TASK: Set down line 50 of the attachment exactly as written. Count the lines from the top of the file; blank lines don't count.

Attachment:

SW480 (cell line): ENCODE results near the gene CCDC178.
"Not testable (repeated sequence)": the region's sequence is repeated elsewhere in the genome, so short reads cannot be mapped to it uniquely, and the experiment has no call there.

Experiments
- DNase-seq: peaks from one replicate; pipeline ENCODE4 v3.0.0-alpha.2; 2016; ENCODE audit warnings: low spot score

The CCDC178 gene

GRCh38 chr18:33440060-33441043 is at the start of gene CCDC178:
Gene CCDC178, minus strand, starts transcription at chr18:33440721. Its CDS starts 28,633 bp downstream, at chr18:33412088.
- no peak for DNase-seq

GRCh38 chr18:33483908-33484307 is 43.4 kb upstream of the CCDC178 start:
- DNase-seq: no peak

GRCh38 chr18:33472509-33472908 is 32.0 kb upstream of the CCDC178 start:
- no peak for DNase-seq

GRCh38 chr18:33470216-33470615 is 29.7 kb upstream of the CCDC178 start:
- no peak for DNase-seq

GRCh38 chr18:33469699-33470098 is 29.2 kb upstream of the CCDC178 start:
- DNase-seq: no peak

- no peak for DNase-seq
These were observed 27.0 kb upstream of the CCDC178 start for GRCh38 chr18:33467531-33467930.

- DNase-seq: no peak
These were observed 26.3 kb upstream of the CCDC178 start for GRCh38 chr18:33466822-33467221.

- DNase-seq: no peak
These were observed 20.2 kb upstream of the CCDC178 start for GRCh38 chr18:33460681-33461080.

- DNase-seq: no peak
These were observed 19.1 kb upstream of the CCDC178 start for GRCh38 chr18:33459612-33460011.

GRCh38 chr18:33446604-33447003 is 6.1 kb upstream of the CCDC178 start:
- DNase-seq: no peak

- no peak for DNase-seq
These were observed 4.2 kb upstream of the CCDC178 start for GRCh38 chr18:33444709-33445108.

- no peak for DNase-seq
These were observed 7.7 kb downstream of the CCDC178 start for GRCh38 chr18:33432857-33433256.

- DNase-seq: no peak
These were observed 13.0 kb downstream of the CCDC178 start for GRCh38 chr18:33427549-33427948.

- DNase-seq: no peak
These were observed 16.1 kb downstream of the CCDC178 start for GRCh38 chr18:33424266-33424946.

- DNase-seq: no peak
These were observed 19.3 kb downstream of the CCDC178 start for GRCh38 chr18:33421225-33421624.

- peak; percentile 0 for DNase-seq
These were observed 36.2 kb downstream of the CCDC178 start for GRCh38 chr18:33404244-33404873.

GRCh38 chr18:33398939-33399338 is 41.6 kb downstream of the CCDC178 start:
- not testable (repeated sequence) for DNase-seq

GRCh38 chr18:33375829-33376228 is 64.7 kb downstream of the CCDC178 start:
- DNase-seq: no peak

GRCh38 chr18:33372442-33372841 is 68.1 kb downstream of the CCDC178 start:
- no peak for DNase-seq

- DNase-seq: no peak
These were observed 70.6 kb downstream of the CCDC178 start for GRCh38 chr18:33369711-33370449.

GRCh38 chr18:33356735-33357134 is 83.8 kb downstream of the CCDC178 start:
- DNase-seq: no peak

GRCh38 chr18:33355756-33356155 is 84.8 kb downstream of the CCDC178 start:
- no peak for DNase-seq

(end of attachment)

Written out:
- no peak for DNase-seq